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You can now be transported back to ancient Egypt as scent of balm used for mummification is recreated



This fragrance, known as the “scent of eternity” or “the scent of life,” was a major component in the mummification of the noblewoman known as Senetnay, who was also a wet nurse with the title “Ornament of the King” in the Egyptian kingdom.

The researchers said the fragrance is based on beeswax, plant oils, and tree resins found within the balm used to preserve Senetnay. The scientists recreated the scent or fragrance by analyzing balm residue found in two canopic jars used during the mummification of Senetnay after they were excavated from a tomb by Carter in the Valley of the Kings in Egypt in 1900.

The team further used advanced scientific procedures such as chromatography to recreate the ancient fragrance. Lead researcher Barbara Huber said, “The embalming ingredients found in Senetnay’s balms are among the most elaborate and diverse ever identified from this period, revealing the meticulous care and sophistication with which the balms were created.”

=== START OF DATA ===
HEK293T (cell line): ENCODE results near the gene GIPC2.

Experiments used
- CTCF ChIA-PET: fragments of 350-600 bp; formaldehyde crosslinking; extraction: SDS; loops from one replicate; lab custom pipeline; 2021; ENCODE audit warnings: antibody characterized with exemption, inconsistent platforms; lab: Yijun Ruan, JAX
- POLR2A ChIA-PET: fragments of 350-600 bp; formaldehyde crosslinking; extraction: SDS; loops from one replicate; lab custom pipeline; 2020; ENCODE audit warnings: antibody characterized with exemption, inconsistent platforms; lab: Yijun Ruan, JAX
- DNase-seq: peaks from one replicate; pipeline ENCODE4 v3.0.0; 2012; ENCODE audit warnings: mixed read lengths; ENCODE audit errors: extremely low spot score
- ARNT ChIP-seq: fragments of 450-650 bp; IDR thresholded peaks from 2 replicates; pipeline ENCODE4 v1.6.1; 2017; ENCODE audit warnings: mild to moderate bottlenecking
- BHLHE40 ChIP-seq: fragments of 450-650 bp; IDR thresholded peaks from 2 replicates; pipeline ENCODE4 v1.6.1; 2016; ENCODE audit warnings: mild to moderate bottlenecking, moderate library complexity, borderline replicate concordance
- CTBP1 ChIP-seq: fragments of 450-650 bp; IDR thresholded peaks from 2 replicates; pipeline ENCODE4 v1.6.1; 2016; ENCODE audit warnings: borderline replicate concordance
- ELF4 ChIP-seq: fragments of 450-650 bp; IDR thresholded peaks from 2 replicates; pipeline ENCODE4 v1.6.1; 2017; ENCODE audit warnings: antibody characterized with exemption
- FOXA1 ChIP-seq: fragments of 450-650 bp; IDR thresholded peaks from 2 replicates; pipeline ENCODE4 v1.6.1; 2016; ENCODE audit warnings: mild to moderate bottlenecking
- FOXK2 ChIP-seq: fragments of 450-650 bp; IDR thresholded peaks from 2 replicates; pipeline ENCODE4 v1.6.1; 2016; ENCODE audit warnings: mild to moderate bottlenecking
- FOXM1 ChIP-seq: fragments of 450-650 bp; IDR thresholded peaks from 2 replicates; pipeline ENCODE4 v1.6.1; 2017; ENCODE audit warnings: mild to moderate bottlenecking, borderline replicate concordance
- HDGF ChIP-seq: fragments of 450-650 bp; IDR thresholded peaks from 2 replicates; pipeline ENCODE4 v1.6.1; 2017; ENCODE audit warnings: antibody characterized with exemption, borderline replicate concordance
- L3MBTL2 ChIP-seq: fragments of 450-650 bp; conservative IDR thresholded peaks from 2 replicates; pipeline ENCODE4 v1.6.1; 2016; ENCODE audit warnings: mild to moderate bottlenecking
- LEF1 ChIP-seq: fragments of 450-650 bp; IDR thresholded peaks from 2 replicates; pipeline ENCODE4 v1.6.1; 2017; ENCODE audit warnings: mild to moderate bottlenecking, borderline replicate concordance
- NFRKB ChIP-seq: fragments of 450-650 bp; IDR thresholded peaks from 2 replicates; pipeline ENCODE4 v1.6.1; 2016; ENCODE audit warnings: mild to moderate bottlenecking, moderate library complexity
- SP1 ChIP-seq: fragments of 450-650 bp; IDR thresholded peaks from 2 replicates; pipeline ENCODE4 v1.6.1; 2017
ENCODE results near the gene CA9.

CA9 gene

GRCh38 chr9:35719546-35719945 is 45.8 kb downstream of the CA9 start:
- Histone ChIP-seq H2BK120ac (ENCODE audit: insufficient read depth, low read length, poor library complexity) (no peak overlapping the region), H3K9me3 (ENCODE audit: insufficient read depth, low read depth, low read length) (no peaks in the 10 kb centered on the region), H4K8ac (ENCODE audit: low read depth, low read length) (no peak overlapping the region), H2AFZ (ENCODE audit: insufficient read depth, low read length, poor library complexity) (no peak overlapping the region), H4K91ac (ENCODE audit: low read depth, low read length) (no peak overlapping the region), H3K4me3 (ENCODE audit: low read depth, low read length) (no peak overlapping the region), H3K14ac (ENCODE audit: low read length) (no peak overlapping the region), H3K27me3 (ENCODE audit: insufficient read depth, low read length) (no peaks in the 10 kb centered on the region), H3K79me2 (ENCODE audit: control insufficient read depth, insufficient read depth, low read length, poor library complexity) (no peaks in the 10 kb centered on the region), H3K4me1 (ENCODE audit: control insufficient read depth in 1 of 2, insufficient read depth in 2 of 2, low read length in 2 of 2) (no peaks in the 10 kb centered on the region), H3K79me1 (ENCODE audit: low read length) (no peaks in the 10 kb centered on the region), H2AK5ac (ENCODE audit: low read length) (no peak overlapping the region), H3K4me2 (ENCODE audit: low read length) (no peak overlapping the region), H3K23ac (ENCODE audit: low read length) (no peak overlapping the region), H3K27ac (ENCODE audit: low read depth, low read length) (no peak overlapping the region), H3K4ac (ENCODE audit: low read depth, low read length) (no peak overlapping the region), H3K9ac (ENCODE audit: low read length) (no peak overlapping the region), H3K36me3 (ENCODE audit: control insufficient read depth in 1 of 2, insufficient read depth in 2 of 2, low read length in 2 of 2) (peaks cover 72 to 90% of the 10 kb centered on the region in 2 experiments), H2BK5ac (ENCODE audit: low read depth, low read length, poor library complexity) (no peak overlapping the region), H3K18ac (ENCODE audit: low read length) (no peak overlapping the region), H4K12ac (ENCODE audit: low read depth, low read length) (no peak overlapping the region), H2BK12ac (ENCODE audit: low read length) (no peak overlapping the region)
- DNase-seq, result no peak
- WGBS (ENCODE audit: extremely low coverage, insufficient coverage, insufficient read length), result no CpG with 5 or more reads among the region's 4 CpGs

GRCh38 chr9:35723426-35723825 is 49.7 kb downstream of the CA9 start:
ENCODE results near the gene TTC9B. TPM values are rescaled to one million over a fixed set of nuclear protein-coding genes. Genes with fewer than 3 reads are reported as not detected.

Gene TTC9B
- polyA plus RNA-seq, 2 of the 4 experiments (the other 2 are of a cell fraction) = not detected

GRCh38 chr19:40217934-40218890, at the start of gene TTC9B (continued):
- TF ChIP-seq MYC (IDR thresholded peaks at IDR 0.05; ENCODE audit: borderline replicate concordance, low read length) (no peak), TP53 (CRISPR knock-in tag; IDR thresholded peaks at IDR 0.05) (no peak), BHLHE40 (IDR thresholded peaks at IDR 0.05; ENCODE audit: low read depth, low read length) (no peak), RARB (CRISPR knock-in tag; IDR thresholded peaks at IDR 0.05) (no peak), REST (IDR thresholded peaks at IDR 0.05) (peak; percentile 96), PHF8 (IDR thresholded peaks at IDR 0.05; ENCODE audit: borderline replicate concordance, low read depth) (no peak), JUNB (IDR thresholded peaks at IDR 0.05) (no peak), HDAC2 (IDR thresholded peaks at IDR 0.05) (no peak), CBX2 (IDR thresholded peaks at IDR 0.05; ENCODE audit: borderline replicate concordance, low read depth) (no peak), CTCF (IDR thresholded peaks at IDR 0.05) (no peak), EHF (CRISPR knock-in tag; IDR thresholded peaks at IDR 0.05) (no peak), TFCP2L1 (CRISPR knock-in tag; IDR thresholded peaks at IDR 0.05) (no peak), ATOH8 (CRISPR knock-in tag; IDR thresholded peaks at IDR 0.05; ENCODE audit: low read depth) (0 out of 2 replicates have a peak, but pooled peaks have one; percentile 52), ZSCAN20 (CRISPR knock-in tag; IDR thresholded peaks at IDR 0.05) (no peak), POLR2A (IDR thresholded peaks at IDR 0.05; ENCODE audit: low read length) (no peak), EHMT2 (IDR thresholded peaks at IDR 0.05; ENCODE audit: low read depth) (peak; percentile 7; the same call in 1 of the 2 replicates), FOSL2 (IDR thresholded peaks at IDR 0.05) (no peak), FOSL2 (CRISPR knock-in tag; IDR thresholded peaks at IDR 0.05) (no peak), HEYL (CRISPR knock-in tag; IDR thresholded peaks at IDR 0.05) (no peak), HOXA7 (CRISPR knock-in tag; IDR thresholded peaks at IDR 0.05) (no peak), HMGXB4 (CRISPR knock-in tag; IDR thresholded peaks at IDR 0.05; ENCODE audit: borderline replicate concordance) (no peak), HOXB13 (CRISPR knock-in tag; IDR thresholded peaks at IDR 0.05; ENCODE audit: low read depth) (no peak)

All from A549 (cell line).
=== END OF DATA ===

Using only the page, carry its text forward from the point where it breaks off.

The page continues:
Professor Nicole Boivin, senior researcher on the project, added that the ingredients in the balms make it clear that the ancient Egyptians were sourcing materials from beyond their realm from an early date.

The recreated scent will soon be unveiled at Denmark’s Moesgaard Museum, and Huber hopes that it will provide an “immersive, multisensory experience” to visitors. A study of the findings was published Thursday in the journal Scientific Reports.

Ancient Egypt has often been the main reference point when interpreting the past and experience of Africa. Egyptian civilization has been identified as the cradle of all human civilization celebrated for its languages, governance structure, and long history of wealth, education and powerful Pharaohs, and of course mummification — preserving a body for the afterlife — largely developed by ancient Egyptians.



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